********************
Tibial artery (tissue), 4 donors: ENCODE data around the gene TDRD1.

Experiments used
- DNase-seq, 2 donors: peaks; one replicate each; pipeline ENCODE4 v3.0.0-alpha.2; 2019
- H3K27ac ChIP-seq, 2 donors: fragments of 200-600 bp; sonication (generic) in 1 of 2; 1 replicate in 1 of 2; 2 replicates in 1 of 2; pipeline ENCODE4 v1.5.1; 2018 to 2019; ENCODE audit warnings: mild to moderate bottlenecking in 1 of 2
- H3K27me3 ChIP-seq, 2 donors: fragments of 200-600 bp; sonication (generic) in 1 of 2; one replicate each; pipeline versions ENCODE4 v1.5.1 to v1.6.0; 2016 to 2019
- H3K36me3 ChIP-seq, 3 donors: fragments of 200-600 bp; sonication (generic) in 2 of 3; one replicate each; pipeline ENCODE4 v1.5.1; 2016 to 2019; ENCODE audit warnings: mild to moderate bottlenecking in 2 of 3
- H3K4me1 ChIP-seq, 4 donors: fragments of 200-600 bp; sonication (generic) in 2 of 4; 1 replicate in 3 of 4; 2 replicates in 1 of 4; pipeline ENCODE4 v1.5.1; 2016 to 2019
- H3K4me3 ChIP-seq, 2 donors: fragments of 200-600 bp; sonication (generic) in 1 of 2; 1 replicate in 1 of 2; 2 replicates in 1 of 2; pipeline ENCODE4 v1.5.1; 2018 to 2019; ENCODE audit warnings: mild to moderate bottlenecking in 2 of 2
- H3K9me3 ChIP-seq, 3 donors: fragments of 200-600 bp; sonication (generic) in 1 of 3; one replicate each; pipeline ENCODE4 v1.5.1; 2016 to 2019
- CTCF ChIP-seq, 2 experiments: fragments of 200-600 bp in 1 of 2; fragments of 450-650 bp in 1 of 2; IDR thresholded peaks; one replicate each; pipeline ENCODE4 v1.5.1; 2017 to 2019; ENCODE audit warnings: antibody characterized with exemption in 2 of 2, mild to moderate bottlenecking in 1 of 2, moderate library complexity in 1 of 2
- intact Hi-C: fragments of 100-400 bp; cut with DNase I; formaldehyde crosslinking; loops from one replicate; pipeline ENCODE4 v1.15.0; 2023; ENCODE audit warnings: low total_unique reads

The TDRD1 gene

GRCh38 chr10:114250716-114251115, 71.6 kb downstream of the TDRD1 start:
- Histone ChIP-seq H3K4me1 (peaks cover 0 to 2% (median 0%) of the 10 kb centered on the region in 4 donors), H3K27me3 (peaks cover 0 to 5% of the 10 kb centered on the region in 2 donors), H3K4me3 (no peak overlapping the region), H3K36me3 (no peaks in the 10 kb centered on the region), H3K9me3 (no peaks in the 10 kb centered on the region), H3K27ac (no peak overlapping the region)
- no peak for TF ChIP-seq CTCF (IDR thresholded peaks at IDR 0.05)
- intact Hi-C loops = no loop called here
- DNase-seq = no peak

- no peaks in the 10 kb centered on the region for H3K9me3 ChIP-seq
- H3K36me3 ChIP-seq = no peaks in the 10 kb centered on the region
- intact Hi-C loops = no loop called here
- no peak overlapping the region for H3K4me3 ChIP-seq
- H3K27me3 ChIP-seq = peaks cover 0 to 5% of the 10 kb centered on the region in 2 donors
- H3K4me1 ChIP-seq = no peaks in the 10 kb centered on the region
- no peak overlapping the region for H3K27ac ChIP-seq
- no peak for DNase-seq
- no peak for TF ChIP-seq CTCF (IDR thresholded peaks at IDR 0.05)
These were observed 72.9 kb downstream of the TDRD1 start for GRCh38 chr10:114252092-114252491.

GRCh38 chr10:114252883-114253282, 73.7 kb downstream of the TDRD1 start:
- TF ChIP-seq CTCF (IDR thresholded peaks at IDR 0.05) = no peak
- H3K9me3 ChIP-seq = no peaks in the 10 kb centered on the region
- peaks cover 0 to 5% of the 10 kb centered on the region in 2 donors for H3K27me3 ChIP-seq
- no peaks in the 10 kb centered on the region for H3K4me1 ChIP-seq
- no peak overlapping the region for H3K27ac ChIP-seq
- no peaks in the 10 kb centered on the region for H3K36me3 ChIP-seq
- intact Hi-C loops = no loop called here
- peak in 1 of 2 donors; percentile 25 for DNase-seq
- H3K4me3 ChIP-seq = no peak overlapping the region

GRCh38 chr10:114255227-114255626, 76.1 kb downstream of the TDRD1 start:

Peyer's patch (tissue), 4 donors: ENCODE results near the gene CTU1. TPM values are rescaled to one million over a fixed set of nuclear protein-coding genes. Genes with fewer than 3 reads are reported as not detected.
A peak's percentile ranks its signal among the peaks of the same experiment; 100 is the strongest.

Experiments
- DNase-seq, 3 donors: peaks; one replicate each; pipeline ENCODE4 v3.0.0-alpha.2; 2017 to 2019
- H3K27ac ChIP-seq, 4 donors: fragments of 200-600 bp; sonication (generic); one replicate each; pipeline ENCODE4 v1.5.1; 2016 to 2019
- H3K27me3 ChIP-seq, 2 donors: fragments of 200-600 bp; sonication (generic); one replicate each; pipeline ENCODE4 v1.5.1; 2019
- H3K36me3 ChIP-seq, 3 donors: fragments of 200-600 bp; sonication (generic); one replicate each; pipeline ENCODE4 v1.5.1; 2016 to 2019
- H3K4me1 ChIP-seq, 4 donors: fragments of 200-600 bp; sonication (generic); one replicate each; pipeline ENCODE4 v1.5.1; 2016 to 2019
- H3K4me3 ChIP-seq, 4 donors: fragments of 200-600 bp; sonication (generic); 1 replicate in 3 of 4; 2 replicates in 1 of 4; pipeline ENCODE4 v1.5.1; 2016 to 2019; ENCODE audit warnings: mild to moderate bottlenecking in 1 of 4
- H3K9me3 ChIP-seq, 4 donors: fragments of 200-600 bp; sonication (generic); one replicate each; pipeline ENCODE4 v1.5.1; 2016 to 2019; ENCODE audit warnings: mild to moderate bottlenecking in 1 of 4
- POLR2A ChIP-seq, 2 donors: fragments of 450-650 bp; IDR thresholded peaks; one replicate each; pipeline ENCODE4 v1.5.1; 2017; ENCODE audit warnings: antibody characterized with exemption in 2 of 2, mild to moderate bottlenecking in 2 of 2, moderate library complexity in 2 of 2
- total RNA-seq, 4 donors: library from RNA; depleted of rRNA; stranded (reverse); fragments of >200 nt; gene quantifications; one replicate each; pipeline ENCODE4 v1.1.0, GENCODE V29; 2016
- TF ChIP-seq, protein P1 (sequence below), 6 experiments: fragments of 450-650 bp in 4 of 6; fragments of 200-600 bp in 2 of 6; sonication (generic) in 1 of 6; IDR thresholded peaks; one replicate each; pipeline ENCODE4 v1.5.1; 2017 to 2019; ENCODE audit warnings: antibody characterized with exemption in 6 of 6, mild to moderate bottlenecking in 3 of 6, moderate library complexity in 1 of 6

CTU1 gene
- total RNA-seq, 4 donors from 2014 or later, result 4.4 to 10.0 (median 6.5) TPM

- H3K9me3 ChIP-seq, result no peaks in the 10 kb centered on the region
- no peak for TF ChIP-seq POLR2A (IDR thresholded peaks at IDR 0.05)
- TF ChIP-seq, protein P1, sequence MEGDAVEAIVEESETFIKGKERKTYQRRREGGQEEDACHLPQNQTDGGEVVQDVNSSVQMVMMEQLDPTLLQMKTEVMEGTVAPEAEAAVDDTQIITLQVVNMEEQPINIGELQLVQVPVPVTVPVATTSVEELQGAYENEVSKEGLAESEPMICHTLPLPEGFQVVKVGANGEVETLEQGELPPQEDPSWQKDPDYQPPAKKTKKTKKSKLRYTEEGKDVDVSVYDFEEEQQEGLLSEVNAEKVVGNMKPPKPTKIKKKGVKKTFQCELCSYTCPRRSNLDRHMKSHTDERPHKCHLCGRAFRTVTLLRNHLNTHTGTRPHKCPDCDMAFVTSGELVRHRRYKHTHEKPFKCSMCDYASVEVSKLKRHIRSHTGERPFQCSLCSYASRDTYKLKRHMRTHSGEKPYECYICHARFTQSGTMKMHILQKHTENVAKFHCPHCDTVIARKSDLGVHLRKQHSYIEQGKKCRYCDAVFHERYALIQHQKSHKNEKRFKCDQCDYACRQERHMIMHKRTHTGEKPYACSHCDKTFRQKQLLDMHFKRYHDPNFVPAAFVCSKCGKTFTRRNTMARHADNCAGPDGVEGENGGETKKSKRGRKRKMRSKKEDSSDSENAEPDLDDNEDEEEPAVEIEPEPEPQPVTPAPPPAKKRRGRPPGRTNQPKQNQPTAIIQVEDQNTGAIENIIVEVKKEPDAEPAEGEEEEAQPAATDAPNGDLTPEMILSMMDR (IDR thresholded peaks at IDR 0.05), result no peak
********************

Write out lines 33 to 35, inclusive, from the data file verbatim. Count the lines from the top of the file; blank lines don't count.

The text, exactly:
- no peak overlapping the region for H3K27ac ChIP-seq
- no peaks in the 10 kb centered on the region for H3K36me3 ChIP-seq
- intact Hi-C loops = no loop called here